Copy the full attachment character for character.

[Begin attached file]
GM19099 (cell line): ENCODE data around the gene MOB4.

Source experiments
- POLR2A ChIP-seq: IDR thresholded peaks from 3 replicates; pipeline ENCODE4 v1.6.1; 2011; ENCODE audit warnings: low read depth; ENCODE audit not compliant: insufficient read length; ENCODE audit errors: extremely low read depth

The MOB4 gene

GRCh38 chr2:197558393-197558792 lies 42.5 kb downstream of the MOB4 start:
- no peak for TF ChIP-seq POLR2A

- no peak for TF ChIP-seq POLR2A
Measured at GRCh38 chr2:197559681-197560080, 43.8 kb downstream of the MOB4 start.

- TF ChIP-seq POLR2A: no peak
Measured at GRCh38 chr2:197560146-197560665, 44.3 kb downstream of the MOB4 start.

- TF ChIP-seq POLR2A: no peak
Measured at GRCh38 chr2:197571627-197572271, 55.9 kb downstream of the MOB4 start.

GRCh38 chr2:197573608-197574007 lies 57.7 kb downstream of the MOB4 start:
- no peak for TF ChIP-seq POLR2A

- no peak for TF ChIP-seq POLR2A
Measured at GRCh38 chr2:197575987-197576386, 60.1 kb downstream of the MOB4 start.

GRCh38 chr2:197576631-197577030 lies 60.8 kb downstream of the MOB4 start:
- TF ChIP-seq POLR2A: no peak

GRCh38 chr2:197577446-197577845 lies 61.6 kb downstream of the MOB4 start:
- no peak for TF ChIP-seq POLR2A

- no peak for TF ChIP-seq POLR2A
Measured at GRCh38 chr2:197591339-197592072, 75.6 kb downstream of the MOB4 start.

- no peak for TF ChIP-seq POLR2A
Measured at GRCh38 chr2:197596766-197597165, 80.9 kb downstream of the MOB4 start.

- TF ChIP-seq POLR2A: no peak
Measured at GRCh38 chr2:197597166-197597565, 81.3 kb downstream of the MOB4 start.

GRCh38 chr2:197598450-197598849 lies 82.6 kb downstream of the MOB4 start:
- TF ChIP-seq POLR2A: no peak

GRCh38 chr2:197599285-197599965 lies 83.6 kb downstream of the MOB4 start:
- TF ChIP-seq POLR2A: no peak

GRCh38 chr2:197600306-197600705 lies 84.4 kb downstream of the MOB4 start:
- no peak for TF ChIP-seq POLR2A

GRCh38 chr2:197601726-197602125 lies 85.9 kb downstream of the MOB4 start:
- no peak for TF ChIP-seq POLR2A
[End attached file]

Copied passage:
GM19099 (cell line): ENCODE data around the gene MOB4.

Source experiments
- POLR2A ChIP-seq: IDR thresholded peaks from 3 replicates; pipeline ENCODE4 v1.6.1; 2011; ENCODE audit warnings: low read depth; ENCODE audit not compliant: insufficient read length; ENCODE audit errors: extremely low read depth

The MOB4 gene

GRCh38 chr2:197558393-197558792 lies 42.5 kb downstream of the MOB4 start:
- no peak for TF ChIP-seq POLR2A

- no peak for TF ChIP-seq POLR2A
Measured at GRCh38 chr2:197559681-197560080, 43.8 kb downstream of the MOB4 start.

- TF ChIP-seq POLR2A: no peak
Measured at GRCh38 chr2:197560146-197560665, 44.3 kb downstream of the MOB4 start.

- TF ChIP-seq POLR2A: no peak
Measured at GRCh38 chr2:197571627-197572271, 55.9 kb downstream of the MOB4 start.

GRCh38 chr2:197573608-197574007 lies 57.7 kb downstream of the MOB4 start:
- no peak for TF ChIP-seq POLR2A

- no peak for TF ChIP-seq POLR2A
Measured at GRCh38 chr2:197575987-197576386, 60.1 kb downstream of the MOB4 start.

GRCh38 chr2:197576631-197577030 lies 60.8 kb downstream of the MOB4 start:
- TF ChIP-seq POLR2A: no peak

GRCh38 chr2:197577446-197577845 lies 61.6 kb downstream of the MOB4 start:
- no peak for TF ChIP-seq POLR2A

- no peak for TF ChIP-seq POLR2A
Measured at GRCh38 chr2:197591339-197592072, 75.6 kb downstream of the MOB4 start.

- no peak for TF ChIP-seq POLR2A
Measured at GRCh38 chr2:197596766-197597165, 80.9 kb downstream of the MOB4 start.

- TF ChIP-seq POLR2A: no peak
Measured at GRCh38 chr2:197597166-197597565, 81.3 kb downstream of the MOB4 start.

GRCh38 chr2:197598450-197598849 lies 82.6 kb downstream of the MOB4 start:
- TF ChIP-seq POLR2A: no peak

GRCh38 chr2:197599285-197599965 lies 83.6 kb downstream of the MOB4 start:
- TF ChIP-seq POLR2A: no peak

GRCh38 chr2:197600306-197600705 lies 84.4 kb downstream of the MOB4 start:
- no peak for TF ChIP-seq POLR2A

GRCh38 chr2:197601726-197602125 lies 85.9 kb downstream of the MOB4 start:
- no peak for TF ChIP-seq POLR2A